I grew up as a conservative evangelical and understand why the appeal to the life of the fetus has proven such a powerful argument. But forced childbirth is ghoulish and dystopian and it concerns a 100% definite human being we can see and talk to right now.
Continue reading “Thoughts in the wake of the Texas anti-abortion law”
A few months ago, my friend Anthony Paul Smith posted a couple tweets that I have continued to mull over. Responding to some online discourse worrying about the declining birthrate in the US, he wrote:
There’s something deeply, ontologically creepy about birth rate discourse and how so much is tied to the Ponzi scheme we’ve set up as a society that requires unlimited population growth to support unlimited creation of wealth, unmoored from ecological connections.
Also I think we’ve reached a stage in human development where most people don’t know what the point of the future of the human race is. Make iPhones by oppressing a majority of the world? Helping Elon Musk send a bunch of corpses to Mars for his own ego? Unlimited breadsticks?
I think the same about returning to “normal” after the pandemic. I have certainly longed for normality, but now that it’s becoming more of a reality, I’m reminded of all the annoying and boring and mildly humiliating things that we accepted as “normal.” Why were we in such a hurry to get back to this? And why — despite all the early-pandemic articles speculating that this massive disruption could be a social reset allowing us to clarify our goals and values — does there seem to be no alternative to the binary of pandemic misery or everyday normal misery?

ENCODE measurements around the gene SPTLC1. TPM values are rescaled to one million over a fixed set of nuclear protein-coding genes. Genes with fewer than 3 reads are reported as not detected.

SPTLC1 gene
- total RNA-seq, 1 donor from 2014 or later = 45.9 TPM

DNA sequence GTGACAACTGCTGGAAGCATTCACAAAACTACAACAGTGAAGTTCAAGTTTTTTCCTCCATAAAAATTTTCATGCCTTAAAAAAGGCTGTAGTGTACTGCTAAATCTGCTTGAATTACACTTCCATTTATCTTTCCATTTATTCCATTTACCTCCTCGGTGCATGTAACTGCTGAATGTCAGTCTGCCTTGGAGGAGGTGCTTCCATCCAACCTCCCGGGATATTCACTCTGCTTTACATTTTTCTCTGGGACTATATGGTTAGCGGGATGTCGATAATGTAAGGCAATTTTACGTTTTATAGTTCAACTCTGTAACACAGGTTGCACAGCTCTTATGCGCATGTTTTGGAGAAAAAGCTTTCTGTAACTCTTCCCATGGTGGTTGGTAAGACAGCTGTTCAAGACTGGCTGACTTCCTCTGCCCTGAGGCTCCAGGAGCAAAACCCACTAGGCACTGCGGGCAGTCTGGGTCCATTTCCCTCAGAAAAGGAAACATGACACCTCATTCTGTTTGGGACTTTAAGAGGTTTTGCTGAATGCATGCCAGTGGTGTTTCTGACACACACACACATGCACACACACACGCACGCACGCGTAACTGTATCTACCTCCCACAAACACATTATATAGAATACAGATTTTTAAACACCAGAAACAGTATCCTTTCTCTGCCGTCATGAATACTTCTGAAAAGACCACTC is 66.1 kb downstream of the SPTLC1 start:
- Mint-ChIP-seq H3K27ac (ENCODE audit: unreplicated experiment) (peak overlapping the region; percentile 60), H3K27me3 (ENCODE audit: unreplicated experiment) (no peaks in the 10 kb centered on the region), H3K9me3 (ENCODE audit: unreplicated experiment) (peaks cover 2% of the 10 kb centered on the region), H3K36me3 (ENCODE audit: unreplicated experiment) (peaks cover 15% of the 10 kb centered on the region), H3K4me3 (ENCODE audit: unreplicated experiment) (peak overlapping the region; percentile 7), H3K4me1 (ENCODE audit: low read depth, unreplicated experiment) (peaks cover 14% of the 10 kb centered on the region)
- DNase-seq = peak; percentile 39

Continue reading “What is the chief end of man?”
I am tired. I recognize that I’m privileged, that I don’t have kids, that we were able to keep our jobs, etc., etc. But I’m still tired. I lived through a pandemic, I lived through completely retooling my teaching for a format it was never meant to be in, and on top of that I bought a new apartment. Originally this summer, I was planning on starting a book project — a fun one, even — but I kept… not starting. It would have been my third book in three years. I couldn’t.
I deferred that project and since then have been doing this thing called “relaxing.” I’m working slowly and steadily toward things that I eventually need to get done — class prep mainly, but also a small handful of shorter writing commitments — but the majority of my days are free-form. Some days I read comic books, other days I dip into scholarly works I’m curious about. I play my NES Classic Edition and play piano. I sit around and argue with people on social media, or stare out the window, or do one of the hundred minor chores available to a new homeowner. In other words, I do some things that could be classified as “work,” but not Work in the strong sense that has dominated my life since college and maybe even before.